Corrie sighed and shook her head. “I guess we should just focus on what we do think will help. Edie, how’s your translation coming?”
Edie grimaced. “It’s coming okay, I guess. I’m actually starting to get some words translated, but it’s pretty clear that the fragments we have don’t make up the whole treaty. I just hope that there’s something in there that will help Professor Strega.”
“I think you might be on to something, though, Corrie,” said Dawn. “Tom was talking about people who have been bound to campus. What does that mean?”
Corrie was actually able to concentrate on her homework while waiting for time to pass and Dawn and Edie to come back. That was a good thing, since she was in danger of falling behind in her math class. Actually, she still wasn’t sure she was going to pass, but at least she would get most of the homework done.
It didn’t take long for them to reach the border of campus. At least that was easy to see, even without going into trance to see the spell set at the border; trees were not allowed to grow inside the border, so all the woods were on the outside. Corrie wondered if there was some magical reason for that, or if it was just that it was more practical to be able to see the border clearly.
Corrie felt as angry as Tom looked on hearing the name Elrath. She remembered too clearly how he had messed with Dawn on Halloween, doing whatever he’d done to the candy, making her act drugged and then barely remember it.
She also remembered that Tom had gotten angry when told about it and run off somewhere to deal with Elrath. Professor Lal had said that there was no need to punish Elrath if Tom was already doing so. What had he done, and would they even be able to talk to Elrath after that?
“Is he even still on campus?” Dawn asked. “I haven’t seen him.”
The important thing was, Corrie thought, that now they had a much better idea of where campus was and where there was faerie territory. She could trace out a path that should keep them safe and get them to where they needed to go. She couldn’t see the stone bench from here, but she knew where it must be.
She took herself out of trance and stood. Dawn was standing, too. “Did you see it?” Dawn asked her.
Corrie and Edie waited quietly for Dawn to come out of trance. Corrie wondered what Dawn was seeing. She must have had something to see if she was staying in trance for so long.
She looked around at intervals for the thing that had fluttered in front of her face, but she didn’t see it again. She couldn’t be sure it was really something; it had just been a sensation of movement, no color or substance. Still, she was glad to have her four-leaf clover, her iron bracelets, and her friends.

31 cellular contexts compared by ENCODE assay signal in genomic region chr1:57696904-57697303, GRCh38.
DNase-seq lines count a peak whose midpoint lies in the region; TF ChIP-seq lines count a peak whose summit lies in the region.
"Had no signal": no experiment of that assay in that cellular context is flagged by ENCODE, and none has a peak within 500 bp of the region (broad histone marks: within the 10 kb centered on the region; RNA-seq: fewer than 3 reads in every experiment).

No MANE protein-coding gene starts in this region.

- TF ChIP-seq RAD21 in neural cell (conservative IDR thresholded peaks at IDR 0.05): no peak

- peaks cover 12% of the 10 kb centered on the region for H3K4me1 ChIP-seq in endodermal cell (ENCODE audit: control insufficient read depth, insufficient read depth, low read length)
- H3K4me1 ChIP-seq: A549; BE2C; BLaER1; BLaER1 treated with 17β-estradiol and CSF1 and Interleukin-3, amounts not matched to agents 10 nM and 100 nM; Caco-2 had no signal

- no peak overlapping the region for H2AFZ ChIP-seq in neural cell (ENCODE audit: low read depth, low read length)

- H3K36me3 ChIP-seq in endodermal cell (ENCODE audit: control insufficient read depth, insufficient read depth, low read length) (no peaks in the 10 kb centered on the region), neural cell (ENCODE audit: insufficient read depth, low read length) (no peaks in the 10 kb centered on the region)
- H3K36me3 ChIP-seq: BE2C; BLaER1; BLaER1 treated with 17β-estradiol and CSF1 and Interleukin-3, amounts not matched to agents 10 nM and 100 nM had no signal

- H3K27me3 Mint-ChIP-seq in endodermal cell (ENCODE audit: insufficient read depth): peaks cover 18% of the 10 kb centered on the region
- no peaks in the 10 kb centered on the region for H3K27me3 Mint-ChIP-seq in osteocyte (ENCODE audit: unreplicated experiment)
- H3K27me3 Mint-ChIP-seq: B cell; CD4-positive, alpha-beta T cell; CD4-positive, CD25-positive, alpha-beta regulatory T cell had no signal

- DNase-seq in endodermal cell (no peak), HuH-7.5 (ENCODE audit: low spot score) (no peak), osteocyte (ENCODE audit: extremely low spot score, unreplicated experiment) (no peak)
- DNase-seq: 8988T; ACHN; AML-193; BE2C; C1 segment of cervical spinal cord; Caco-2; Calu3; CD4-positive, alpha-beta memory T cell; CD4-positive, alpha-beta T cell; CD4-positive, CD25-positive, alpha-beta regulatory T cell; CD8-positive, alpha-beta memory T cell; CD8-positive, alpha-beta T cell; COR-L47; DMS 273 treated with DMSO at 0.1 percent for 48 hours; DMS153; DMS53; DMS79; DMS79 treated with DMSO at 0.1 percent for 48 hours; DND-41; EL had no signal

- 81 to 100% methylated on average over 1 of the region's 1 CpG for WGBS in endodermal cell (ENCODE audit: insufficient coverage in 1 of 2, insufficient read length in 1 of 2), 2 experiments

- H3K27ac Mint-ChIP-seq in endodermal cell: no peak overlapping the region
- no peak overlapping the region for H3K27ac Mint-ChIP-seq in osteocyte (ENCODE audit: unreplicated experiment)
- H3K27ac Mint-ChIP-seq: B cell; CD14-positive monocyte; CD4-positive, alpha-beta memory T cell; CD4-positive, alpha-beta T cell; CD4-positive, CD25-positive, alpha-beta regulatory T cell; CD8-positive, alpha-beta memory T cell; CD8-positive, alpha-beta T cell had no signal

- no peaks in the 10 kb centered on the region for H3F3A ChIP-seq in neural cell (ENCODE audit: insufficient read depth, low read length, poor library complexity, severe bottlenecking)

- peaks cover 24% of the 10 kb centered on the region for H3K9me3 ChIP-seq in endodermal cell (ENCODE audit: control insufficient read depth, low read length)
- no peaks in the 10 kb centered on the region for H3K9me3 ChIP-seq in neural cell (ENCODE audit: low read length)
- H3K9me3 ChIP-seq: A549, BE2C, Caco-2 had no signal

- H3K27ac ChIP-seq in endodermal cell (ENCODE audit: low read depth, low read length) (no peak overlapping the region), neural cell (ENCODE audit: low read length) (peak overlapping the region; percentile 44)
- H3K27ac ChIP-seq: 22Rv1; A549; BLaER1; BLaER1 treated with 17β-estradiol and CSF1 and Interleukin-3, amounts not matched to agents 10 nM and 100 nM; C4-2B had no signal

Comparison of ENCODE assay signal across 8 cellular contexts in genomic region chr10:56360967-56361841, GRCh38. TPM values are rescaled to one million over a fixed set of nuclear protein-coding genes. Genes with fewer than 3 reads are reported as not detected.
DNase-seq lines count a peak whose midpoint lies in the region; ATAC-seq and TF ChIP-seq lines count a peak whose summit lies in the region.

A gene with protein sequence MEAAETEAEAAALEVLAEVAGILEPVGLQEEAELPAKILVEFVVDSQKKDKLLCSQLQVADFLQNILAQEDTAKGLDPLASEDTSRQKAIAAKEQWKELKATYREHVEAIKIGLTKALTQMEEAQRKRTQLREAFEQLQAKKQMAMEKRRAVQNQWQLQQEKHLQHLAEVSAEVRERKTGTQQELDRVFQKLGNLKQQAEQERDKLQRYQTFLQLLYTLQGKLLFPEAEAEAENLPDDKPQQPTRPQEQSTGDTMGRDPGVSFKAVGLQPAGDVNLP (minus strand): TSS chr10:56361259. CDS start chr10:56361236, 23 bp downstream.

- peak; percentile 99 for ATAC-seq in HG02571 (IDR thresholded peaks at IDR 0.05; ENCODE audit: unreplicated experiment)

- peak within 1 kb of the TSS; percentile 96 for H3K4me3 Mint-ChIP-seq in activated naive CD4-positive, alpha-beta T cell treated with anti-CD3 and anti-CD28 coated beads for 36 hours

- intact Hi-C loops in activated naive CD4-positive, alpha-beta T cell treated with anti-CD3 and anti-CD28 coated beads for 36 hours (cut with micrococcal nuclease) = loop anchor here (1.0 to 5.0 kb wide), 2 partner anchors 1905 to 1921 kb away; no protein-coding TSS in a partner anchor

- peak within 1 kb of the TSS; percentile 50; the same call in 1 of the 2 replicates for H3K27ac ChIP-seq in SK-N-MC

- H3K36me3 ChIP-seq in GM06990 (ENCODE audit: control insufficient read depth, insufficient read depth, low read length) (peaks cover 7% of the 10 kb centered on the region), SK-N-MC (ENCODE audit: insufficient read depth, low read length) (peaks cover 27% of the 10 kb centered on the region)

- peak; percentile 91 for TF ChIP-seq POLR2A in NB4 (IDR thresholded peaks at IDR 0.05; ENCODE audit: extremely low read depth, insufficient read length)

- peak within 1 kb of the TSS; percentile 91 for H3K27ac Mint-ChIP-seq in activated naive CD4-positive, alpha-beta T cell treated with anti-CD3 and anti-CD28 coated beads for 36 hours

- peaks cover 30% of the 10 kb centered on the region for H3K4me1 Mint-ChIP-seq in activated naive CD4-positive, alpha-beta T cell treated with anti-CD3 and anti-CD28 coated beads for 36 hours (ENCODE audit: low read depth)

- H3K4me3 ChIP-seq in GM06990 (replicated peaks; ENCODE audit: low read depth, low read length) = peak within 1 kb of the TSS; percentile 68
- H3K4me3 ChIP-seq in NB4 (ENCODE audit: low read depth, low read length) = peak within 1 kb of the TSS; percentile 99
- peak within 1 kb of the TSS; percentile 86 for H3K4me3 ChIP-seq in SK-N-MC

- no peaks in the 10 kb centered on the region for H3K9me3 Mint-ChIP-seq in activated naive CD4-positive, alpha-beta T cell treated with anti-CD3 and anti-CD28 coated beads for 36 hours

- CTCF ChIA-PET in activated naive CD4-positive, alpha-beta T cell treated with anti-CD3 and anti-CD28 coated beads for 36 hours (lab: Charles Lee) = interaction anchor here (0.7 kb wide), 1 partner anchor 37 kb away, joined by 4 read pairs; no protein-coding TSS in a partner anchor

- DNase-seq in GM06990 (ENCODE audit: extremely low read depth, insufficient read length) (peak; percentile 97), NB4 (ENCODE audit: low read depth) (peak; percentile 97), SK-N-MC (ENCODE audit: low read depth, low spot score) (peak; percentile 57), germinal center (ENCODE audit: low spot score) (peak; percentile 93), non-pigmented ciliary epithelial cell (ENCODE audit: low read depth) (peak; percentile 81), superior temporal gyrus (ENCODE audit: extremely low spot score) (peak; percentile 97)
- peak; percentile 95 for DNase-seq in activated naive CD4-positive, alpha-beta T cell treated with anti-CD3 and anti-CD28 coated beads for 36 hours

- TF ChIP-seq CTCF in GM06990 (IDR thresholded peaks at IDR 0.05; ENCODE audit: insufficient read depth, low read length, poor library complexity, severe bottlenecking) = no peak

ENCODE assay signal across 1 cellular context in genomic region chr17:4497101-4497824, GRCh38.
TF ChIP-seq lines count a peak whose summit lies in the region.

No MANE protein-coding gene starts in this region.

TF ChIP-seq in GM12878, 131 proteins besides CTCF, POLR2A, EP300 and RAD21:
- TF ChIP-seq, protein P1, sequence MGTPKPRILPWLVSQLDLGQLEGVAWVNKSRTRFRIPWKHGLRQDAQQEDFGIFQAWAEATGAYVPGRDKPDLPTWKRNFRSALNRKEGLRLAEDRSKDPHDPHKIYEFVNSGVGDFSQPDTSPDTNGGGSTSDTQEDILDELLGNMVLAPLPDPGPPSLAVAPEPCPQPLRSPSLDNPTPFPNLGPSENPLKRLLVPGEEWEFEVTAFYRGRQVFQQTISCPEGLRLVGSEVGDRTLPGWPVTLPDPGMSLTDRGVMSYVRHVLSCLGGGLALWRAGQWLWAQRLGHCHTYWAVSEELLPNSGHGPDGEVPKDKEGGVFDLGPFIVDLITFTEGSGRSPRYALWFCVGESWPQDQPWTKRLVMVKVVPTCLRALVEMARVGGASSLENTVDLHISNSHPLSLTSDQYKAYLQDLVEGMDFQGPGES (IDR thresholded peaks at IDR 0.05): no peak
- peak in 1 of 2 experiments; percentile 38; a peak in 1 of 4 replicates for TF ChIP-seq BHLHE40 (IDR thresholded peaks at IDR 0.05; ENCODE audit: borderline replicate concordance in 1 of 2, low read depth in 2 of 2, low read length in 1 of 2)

“What is it?” Corrie asked. She was looking around, holding her clover and letting go of it, but whatever Edie could see, Corrie couldn’t.
“Is there something following us?” Dawn asked, revolving in a slow circle. Obviously, she couldn’t see it either.
“No—I’m sorry, guys, I didn’t mean to scare you.” Edie was pointing up. Corrie went right up to her and tried to follow the line of her arm, but she still couldn’t see whatever it was.
“It’s the tree,” Edie said, when neither of them said anything for a few minutes. “It’s starting to green. Spring is on its way.”
They weren’t entirely certain which way was north—Corrie was all for keeping the sun on their right, since it was still morning, until Edie pointed out that the sun was not exactly on their right even now, knowing which way was north. But it turned out that Dawn had a compass on their phone, so they could correct their path if they strayed.
Corrie looked at her two friends. They both looked doubtful. She wanted to follow Charlie, but if they didn’t want to, then she wouldn’t make them. After all, this was Dawn’s expedition to find Tom, not hers.
In fact, this wasn’t even her job at all. Professor Strega had asked Edie and Dawn for help, not her.
She took a deep breath, clamped down on her hurt, and waited for a response.
“I guess we should,” said Dawn reluctantly. “I don’t like it, but I don’t know how we’ll find the right place to go otherwise.”
Corrie wondered, as she turned, whether Charlie had followed them or just happened to be out walking and seen them. Neither idea bothered her, but her heart was beating faster anyway. What would they tell him?
“Hi, Charlie,” she said to stall for time. “What are you up to? Heading out for the full moon already?” There was no one else around; it was a safe question.